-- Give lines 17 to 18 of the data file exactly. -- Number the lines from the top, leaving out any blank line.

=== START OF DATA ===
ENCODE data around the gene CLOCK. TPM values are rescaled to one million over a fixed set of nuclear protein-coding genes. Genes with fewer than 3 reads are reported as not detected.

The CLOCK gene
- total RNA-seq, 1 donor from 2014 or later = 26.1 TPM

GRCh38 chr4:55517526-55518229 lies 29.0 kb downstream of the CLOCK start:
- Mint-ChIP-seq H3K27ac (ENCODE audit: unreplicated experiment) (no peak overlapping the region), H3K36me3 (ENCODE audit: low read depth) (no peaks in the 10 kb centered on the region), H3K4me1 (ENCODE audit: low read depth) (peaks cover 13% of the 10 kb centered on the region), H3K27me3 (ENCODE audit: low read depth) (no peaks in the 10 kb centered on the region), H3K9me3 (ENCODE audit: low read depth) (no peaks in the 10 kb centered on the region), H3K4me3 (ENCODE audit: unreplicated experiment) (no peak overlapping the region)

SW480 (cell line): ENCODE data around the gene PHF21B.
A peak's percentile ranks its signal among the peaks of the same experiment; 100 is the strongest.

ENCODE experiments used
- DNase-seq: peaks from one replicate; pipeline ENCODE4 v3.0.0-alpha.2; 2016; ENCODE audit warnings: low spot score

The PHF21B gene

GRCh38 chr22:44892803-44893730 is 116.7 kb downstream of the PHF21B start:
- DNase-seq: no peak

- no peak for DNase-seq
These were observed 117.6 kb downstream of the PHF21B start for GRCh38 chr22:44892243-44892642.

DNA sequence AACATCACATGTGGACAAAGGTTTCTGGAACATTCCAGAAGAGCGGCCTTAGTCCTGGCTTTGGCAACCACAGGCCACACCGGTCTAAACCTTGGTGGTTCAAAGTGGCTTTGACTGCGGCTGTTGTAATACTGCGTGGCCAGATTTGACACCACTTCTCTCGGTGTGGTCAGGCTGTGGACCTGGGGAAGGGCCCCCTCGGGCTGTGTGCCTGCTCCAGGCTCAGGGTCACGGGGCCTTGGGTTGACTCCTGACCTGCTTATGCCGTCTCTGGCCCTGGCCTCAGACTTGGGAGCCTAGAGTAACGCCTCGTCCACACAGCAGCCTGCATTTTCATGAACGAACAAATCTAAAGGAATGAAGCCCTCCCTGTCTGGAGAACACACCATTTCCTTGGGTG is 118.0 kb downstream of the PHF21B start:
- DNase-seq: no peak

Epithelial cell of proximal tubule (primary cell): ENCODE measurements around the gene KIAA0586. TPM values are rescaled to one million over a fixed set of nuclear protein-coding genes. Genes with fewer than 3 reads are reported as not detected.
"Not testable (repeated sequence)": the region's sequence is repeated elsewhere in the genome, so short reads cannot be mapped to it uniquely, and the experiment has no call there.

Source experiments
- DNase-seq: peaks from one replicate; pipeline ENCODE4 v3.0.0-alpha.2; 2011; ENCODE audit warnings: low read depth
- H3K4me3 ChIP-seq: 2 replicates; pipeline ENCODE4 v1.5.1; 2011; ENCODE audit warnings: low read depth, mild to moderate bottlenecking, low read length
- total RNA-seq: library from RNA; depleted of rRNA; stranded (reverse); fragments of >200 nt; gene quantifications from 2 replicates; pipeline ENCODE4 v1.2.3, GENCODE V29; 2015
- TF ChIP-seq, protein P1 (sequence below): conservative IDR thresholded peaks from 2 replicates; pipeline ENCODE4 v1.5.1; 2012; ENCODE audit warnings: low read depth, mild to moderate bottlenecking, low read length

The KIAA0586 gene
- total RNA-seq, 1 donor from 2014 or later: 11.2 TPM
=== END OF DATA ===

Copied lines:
Epithelial cell of proximal tubule (primary cell): ENCODE measurements around the gene KIAA0586. TPM values are rescaled to one million over a fixed set of nuclear protein-coding genes. Genes with fewer than 3 reads are reported as not detected.
"Not testable (repeated sequence)": the region's sequence is repeated elsewhere in the genome, so short reads cannot be mapped to it uniquely, and the experiment has no call there.